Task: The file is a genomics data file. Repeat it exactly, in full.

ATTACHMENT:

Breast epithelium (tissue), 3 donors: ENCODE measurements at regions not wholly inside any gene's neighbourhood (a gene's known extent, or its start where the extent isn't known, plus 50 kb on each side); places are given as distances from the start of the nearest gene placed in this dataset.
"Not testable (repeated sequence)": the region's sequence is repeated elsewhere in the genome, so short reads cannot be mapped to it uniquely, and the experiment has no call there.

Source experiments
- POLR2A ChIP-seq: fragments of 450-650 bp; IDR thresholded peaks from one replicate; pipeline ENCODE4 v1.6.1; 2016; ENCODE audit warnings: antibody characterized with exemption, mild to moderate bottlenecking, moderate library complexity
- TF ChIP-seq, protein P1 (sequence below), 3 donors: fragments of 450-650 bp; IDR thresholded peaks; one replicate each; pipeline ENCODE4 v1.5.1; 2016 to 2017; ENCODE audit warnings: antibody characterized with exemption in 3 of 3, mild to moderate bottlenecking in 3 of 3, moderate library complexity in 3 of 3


Breast epithelium (tissue), 3 donors: ENCODE measurements at regions not wholly inside any gene's neighbourhood (a gene's known extent, or its start where the extent isn't known, plus 50 kb on each side); places are given as distances from the start of the nearest gene placed in this dataset.
"Not testable (repeated sequence)": the region's sequence is repeated elsewhere in the genome, so short reads cannot be mapped to it uniquely, and the experiment has no call there.

Source experiments
- POLR2A ChIP-seq: fragments of 450-650 bp; IDR thresholded peaks from one replicate; pipeline ENCODE4 v1.6.1; 2016; ENCODE audit warnings: antibody characterized with exemption, mild to moderate bottlenecking, moderate library complexity
- TF ChIP-seq, protein P1 (sequence below), 3 donors: fragments of 450-650 bp; IDR thresholded peaks; one replicate each; pipeline ENCODE4 v1.5.1; 2016 to 2017; ENCODE audit warnings: antibody characterized with exemption in 3 of 3, mild to moderate bottlenecking in 3 of 3, moderate library complexity in 3 of 3